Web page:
I’ve always been a worrier; I remember experiencing so many worries especially as a child. My worries were truly a result of my anxiety over the unknown-most being things that were out of my control. Sometimes, writing down our worries, or the things we cannot control that seem to be spiking our anxiety, can help us not only to recognize them, but also to see if we can look deeper into what could really be going on. Is your kiddo worried about/not wanting to go to school because they know they have P.E. tomorrow and they hate P.E.? Could it be something even more than that? Doing the worry box activity with your child can help not only you, but the child themselves to be more open and honest about the “bigger picture” of their worry, thus allowing themselves and you to identify how they can best feel supported.
Microwave socks can be used as a comforting and grounding tool for any age. Grab a fun sock, throw in some uncooked rice, sew or super glue the opening of the sock, and you’re done! Throw it in the refrigerator, freezer, or heat it up for 10-20 seconds in the microwave and hold, place on neck, or forehead for a cooling or warming sensation.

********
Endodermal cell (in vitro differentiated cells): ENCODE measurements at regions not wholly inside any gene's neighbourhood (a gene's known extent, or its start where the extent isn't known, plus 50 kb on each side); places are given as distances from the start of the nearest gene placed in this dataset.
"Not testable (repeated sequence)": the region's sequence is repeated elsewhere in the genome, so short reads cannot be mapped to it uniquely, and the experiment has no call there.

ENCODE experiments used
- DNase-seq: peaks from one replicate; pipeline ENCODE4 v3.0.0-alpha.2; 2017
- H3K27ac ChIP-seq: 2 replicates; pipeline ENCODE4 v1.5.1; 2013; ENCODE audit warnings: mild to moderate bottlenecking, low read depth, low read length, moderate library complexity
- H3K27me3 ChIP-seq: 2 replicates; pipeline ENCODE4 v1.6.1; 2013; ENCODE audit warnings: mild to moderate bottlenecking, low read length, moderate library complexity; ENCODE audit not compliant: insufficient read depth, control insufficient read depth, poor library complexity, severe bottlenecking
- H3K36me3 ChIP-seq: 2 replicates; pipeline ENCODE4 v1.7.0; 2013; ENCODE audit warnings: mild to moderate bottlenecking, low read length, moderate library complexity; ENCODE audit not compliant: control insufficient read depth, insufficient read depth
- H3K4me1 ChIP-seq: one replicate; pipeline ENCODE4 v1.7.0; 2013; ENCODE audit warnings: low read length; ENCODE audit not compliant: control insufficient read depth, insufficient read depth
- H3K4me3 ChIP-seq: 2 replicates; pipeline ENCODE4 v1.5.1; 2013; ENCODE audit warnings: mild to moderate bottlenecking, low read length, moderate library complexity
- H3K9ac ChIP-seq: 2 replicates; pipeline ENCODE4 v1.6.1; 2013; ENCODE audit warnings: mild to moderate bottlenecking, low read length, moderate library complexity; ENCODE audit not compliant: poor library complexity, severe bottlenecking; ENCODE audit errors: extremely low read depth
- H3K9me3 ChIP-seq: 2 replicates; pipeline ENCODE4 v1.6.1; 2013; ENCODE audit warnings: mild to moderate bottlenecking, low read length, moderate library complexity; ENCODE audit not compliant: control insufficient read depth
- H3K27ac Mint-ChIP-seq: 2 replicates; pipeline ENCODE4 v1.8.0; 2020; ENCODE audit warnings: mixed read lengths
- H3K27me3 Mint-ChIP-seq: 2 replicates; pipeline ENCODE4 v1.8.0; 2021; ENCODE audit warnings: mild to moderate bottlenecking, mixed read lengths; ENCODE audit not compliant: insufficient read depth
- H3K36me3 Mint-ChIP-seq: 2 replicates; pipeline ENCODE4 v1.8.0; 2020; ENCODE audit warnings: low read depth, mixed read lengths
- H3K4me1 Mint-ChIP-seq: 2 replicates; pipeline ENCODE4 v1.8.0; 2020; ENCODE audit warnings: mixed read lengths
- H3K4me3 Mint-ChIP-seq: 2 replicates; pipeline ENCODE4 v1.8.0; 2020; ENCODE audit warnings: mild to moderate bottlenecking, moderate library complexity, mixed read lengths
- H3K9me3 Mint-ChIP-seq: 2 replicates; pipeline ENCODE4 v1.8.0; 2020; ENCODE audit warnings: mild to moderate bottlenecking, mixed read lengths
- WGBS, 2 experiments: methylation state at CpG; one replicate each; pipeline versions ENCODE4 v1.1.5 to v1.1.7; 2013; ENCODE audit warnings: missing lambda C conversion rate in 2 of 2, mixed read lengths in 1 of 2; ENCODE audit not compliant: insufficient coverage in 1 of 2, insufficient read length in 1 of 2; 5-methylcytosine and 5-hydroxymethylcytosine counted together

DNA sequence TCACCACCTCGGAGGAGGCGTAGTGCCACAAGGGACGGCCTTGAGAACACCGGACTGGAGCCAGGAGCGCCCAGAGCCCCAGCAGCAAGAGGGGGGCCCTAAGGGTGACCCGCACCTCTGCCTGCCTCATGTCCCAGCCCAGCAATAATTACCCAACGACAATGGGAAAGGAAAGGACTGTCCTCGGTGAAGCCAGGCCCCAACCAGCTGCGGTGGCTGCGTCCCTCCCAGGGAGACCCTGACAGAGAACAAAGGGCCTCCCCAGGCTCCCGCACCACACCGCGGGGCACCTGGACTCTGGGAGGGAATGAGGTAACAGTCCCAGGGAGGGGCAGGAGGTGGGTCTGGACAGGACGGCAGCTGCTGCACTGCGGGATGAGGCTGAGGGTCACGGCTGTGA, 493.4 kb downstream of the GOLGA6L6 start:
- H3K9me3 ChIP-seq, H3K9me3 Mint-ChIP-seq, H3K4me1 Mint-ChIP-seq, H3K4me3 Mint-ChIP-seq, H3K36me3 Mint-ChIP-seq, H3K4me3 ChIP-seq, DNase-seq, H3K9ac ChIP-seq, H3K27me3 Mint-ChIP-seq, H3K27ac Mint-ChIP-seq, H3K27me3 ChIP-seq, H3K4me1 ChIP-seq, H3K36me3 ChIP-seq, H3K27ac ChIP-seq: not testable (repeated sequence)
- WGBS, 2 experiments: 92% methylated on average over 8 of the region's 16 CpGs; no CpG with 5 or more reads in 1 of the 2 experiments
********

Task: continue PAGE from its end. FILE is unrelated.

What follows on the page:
This cube game is a fun way to start to introduce storytelling. Print off two paper cube templates (you can google these!) and follow the template directions to create your very own paper cube. On one cube, write a number on each of the different sides. On the other cube, write a letter on each of the different sides. The person who is going to be creating the story rolls each cube. Whatever number they roll on the number cube will be the number of sentences they can use to create a story that has a beginning, middle and end. The letter they roll on the letter cube will be the letter the first word that each of their sentences has to begin with. You can adjust the numbers on the cube based on the age group-lower numbers to make it harder/easier, or you can set a timer for the person creating the story to raise the stakes. The next step to this drama activity would be to take that story they wrote down and act it out-or better yet, expand on it!